• Typically on the first day of class as a teacher you would set rules for your classroom. Just because you are only doing a demo doesn’t mean you shouldn’t lay down some rules. The next demo lesson I did, I started with a “game” a.k.a. a way to gain classroom control back when it gets out of hand.  It wasn’t even really a game, but since I titled it that, it grabbed the students attention and they were more than willing to participate. It is called “Quiet Coyote.” (Which is a hand gesture that the kids follow when they see me doing it and it means “mouths closed and ears listening.”)Demo Lesson quiet coyote

3. Be silly, quirky and fun.

  • Just because you’re in an interview doesn’t mean you have to stay so strict. Especially if you are teaching kids. They are kids for goodness sake! Be silly, entertaining and fun while you teach them. It will help you maintain better classroom control. If the kids think what you’re doing is silly, their attention will be focused on you.

DON’Ts

1. [Don’t] Create a boring lesson plan.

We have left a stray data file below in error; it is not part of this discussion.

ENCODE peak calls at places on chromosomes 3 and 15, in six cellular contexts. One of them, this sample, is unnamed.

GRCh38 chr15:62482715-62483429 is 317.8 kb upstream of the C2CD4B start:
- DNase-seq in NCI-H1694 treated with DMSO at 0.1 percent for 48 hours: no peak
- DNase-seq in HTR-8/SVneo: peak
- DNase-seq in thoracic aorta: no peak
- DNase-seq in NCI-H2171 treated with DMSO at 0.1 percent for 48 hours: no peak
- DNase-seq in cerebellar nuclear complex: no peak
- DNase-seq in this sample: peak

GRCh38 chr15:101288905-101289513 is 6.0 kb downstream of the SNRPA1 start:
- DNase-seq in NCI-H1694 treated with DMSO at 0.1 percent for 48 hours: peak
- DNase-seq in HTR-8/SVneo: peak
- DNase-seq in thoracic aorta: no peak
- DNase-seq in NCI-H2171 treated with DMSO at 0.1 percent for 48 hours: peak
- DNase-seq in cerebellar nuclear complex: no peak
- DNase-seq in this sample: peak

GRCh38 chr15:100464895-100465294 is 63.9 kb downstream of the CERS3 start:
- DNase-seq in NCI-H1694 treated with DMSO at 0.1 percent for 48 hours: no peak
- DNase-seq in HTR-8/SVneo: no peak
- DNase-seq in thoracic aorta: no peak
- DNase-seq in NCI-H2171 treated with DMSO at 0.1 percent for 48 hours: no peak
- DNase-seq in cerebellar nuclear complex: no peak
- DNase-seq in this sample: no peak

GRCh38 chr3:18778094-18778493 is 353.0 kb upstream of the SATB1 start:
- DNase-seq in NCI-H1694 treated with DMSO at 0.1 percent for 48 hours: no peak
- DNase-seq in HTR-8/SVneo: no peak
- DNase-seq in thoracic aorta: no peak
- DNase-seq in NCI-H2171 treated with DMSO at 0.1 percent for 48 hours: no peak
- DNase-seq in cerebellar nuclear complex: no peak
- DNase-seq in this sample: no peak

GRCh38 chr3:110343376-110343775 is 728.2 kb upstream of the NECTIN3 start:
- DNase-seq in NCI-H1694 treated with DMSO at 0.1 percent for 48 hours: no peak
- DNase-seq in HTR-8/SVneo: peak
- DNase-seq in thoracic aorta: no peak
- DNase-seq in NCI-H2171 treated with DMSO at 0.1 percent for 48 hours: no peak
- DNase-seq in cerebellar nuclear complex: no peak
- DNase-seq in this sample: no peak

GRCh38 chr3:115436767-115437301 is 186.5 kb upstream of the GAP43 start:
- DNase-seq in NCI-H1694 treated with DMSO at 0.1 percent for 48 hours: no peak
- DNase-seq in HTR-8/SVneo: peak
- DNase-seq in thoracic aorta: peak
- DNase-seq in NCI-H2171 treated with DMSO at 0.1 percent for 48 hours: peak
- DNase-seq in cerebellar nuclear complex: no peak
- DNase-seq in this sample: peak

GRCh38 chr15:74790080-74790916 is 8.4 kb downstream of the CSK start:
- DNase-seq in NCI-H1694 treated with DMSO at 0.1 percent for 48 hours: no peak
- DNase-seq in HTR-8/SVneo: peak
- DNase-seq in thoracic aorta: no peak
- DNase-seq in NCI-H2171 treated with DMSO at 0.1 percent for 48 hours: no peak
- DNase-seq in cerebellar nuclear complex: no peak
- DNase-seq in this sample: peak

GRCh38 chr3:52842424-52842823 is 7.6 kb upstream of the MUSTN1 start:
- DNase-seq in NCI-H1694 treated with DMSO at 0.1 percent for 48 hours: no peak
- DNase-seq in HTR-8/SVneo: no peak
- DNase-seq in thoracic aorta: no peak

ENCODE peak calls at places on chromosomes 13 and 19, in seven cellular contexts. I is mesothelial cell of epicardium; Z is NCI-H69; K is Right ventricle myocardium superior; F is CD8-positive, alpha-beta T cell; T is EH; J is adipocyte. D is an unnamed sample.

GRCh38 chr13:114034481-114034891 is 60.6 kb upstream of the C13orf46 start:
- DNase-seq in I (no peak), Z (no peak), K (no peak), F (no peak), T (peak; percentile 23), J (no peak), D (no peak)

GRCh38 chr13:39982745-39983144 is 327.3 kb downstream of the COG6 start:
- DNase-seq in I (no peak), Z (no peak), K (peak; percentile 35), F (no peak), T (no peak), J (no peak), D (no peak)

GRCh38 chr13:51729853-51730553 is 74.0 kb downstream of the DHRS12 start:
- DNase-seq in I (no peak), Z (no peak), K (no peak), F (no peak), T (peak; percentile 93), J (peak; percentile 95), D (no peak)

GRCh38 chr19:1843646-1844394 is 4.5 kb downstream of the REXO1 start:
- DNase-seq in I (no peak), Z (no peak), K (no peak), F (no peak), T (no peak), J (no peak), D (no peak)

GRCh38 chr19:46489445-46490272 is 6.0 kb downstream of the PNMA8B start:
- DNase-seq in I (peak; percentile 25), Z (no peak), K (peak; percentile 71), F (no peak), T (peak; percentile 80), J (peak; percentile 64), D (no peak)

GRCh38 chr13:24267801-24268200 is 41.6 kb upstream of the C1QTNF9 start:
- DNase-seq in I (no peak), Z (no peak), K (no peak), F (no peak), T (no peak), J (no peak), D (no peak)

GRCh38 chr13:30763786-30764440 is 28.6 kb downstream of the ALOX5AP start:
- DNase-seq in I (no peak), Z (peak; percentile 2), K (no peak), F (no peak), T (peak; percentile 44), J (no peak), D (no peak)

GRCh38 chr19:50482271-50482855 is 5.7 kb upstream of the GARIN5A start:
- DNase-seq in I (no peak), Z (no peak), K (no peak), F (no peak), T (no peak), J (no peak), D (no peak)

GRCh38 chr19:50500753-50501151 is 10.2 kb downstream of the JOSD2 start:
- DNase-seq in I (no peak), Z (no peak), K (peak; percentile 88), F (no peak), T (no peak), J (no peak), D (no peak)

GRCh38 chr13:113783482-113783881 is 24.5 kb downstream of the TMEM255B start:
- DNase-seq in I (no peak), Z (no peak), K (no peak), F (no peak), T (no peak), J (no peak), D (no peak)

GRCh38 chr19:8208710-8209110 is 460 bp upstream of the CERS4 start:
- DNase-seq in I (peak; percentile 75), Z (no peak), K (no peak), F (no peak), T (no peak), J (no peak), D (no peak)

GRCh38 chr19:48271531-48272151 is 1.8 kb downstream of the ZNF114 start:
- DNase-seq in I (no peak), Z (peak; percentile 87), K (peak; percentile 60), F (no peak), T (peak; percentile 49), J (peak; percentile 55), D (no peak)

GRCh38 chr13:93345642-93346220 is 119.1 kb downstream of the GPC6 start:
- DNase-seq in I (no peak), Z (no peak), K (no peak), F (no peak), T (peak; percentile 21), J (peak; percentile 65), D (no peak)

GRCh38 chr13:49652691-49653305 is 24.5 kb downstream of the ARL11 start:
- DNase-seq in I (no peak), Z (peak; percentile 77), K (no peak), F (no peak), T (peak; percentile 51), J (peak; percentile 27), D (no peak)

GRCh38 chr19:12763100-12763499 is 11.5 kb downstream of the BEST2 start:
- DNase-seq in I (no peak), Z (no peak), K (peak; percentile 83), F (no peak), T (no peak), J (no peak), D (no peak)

• The demo lesson is more to show how you teach, not what concepts you know. Keep your topic simple and fun. The more entertaining it is, the more it will keep the students interested. It is still important to show you know English concepts but don’t make it your only focus.

2.  [Don’t] Have a lot of board-work.

  • I prepared how my entire board would look beforehand, color coordinated and all. However, in a lot of cases you won’t have prep time to write things on your board beforehand. When you start your lesson, you don’t want to start by turning your back on the class to write.

3. [Don’t] Act like you are someone applying for the position.  [Do] Act as if you are their new teacher already.

  • You need to act like you’re boss. They will have more respect for you. Don’t show fear, as hard as that may seem, try your very best to at least hide your fear.

Have fun, try not to be so nervous and good luck! You can do it!

Demo Lesson Teaching English
Image Credit